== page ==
Telecom Italia said on Monday that its CEO Marco Patuano has handed in his resignation, which will become effective subject to the relevant approvals of the terms and conditions.
The announcement came hours after the Italian operator said it was in "advanced negotiations" over the departure of Patuano from the group. While Telecom Italia has provided few further details, the move is largely being attributed to the CEO's clash with the company's biggest investor, Vivendi, over the Italian operator's strategy.
Citing unnamed sources, Bloomberg reported that Flavio Cattaneo, CEO of high-speed train operator Nuovo Trasporto Viaggiatori and a member of Telecom Italia's board, is at the top of the list of possible replacements. Other potential candidates include Luigi Gubitosi, who headed Wind Telecomunicazioni, the report said.
The Financial Times suggested that Patuano could receive a €7 million ($7.9 million) payout when he departs.
Patuano's future as CEO of Telecom Italia had appeared increasingly in doubt over recent months. According to reports, he has been under growing pressure from Vivendi chairman Vincent Bollore, who is said to be in favour of selling Brazilian unit TIM Participacoes and focusing on southern Europe.
Earlier in March, Patuano said that he had never been asked to sell TIM Participacoes and that he continued to believe in Brazil as a strategic market for the Italian operator.
Bollore's patience may well have been further tested by the fact that although the company generated a profit of €657 million in 2015, the proportion of that income attributable to Telecom Italia's parent company shareholders -- which the company reports as its consolidated net profit/loss -- fell from a €1.3 billion profit in 2014 to a loss of €72 million in 2015.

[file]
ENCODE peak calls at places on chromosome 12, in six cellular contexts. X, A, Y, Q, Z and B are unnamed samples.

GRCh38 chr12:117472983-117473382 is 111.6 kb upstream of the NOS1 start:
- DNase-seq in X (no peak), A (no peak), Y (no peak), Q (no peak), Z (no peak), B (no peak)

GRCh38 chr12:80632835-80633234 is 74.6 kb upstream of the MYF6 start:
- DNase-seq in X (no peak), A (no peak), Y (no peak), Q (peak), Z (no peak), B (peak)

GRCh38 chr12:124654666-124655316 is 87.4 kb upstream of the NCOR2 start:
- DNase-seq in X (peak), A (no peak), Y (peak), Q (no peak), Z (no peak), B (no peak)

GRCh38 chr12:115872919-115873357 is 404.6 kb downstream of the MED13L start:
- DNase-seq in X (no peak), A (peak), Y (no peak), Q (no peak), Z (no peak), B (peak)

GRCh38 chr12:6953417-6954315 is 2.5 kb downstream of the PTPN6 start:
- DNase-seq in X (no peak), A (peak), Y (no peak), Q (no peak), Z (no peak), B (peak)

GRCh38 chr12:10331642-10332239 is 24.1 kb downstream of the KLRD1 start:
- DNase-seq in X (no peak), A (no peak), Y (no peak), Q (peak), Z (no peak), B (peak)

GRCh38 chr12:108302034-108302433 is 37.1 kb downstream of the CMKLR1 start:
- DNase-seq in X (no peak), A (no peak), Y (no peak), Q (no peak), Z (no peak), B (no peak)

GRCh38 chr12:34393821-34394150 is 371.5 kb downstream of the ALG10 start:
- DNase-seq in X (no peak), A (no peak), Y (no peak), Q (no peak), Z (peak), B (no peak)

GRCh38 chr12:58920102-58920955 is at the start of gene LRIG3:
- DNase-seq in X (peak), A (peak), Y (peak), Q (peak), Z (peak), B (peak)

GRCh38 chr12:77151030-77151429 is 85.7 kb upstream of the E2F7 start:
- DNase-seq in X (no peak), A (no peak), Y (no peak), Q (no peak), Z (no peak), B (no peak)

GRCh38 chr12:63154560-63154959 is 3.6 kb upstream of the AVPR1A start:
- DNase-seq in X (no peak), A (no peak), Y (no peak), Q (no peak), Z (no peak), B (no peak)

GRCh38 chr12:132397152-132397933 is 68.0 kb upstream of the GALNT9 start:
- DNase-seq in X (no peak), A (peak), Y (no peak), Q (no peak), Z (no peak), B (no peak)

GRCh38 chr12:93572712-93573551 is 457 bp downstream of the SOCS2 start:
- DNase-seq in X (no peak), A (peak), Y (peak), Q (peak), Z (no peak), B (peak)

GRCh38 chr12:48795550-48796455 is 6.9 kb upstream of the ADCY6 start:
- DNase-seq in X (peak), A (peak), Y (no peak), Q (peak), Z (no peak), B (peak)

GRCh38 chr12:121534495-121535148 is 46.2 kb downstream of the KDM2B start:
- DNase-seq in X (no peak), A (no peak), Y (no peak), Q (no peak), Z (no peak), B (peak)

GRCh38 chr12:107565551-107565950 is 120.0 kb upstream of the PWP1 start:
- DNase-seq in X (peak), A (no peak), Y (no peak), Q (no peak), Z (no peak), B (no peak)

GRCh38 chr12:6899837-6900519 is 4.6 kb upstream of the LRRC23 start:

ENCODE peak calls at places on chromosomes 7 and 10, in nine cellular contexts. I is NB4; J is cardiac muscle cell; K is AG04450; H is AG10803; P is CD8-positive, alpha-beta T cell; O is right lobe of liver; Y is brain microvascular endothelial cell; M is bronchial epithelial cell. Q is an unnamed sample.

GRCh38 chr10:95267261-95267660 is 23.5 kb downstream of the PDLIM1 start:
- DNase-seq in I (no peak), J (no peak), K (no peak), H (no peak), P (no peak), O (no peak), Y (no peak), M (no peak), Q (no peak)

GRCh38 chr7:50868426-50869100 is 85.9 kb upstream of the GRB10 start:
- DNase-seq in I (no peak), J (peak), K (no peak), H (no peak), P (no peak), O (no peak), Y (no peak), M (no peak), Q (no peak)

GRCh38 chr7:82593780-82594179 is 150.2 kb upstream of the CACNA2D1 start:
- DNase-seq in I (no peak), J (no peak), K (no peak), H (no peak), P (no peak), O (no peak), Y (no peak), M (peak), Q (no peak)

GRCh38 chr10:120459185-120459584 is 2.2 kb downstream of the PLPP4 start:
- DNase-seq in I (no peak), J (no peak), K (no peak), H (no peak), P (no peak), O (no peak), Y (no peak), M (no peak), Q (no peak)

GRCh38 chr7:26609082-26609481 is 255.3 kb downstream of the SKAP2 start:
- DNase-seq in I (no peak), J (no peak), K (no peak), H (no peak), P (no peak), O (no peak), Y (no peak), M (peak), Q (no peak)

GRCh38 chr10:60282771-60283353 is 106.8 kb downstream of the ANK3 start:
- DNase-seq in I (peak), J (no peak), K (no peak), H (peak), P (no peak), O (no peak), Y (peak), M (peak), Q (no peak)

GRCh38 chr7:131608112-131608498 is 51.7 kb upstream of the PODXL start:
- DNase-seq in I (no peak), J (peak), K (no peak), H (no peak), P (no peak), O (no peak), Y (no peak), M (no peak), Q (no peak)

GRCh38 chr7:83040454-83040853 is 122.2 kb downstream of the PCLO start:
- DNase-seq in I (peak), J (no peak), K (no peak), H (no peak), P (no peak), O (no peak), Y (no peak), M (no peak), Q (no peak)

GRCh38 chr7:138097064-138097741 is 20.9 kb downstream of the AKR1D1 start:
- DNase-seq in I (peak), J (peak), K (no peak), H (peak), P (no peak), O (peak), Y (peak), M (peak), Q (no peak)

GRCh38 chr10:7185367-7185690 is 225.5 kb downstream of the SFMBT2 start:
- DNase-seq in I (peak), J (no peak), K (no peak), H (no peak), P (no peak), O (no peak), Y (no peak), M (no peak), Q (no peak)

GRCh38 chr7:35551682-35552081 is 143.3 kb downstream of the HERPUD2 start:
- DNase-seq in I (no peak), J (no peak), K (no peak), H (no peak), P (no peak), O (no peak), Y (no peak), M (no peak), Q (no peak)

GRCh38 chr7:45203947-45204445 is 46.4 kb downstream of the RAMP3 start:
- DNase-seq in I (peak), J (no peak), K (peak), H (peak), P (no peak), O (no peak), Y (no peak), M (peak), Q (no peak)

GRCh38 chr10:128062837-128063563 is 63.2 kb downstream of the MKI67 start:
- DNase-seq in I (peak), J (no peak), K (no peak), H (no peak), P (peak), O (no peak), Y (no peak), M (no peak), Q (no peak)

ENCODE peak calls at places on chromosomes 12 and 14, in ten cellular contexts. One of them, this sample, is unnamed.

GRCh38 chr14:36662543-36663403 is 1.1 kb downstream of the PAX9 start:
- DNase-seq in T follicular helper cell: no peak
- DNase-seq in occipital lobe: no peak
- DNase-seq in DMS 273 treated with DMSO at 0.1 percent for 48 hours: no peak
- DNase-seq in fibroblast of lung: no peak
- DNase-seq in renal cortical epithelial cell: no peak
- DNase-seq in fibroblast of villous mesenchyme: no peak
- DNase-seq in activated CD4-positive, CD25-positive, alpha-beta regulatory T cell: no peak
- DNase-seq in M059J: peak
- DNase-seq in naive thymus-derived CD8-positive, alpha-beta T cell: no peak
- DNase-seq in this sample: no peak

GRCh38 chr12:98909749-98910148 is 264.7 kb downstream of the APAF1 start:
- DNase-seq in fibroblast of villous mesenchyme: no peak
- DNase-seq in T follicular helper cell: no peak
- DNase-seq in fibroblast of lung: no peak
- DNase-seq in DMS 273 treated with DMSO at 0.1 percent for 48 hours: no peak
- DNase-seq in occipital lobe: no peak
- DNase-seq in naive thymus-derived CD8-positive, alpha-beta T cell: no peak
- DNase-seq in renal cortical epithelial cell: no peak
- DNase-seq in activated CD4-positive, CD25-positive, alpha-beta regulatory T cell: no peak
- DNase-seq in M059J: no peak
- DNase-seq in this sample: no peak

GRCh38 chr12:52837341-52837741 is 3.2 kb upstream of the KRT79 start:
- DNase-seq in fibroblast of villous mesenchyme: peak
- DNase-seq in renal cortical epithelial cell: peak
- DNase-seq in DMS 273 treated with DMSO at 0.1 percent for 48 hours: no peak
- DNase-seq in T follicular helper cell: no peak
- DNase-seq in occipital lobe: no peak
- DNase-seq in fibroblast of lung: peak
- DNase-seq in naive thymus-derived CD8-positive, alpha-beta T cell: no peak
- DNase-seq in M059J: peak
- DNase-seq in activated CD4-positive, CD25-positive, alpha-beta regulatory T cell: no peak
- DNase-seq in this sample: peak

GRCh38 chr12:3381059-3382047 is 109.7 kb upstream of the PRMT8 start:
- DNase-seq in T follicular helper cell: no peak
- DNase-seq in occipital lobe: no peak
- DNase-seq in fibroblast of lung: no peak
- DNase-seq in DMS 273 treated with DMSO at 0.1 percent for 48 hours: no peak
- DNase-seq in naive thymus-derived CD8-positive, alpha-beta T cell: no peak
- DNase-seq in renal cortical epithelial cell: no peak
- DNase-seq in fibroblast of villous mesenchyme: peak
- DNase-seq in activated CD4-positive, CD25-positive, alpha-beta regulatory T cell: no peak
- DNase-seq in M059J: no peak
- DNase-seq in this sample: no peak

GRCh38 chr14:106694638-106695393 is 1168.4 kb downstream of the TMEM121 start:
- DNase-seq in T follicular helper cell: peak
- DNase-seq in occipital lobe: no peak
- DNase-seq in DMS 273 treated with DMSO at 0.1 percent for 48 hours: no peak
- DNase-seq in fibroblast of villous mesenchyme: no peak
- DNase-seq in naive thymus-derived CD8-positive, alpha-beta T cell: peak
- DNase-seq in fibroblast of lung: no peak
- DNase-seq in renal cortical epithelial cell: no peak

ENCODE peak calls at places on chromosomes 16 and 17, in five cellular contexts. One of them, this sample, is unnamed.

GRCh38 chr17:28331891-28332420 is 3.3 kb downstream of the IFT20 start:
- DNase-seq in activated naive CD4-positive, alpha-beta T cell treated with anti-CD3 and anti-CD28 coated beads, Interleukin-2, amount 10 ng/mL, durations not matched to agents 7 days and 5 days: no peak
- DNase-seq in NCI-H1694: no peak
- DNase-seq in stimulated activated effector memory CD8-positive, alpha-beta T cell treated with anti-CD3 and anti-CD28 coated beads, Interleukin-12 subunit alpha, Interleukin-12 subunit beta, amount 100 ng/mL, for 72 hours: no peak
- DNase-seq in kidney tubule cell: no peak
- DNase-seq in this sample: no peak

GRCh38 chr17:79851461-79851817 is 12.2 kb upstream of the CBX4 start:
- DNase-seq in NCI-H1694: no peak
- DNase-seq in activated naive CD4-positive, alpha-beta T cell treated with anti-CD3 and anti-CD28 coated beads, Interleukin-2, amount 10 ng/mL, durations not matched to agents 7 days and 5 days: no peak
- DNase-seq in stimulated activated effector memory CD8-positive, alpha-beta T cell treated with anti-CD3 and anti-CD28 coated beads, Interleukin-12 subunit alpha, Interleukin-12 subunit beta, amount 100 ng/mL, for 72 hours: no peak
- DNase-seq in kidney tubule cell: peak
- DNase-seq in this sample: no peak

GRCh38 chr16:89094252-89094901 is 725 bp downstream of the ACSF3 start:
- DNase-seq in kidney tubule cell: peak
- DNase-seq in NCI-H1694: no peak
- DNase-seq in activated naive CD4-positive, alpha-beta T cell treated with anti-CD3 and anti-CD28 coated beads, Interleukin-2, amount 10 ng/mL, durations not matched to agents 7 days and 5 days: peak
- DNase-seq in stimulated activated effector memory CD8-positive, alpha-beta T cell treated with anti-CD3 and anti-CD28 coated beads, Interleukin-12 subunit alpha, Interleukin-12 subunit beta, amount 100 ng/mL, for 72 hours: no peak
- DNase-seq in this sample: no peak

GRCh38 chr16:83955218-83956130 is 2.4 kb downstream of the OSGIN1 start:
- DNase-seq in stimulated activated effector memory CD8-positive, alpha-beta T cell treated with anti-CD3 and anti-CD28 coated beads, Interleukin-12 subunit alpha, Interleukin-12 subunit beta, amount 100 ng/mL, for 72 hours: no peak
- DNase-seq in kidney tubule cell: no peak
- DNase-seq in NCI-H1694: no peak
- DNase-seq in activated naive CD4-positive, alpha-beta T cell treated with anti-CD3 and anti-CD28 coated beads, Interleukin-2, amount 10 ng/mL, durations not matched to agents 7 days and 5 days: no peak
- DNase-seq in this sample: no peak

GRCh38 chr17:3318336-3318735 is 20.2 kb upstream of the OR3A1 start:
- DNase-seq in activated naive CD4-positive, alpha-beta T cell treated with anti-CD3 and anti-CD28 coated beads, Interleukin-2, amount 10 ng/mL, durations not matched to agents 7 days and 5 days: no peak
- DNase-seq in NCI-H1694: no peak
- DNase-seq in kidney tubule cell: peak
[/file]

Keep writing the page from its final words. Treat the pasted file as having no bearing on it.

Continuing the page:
In February, Telecom Italia announced a strategic plan for the next two years that involves €12 billion worth of Italian investments. The bulk of that money will go towards fibre broadband and LTE mobile broadband.
Vivendi became Telecom Italia's largest shareholder last June, and since then it has been gradually increasing its stake and fighting for more influence in the company. It now holds a stake of 24.9 per cent, which is just below the 25 per cent threshold at which it would be forced to launch a takeover bid.
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Article updated March 21 to include Telecom Italia's confirmation of its CEO's resignation.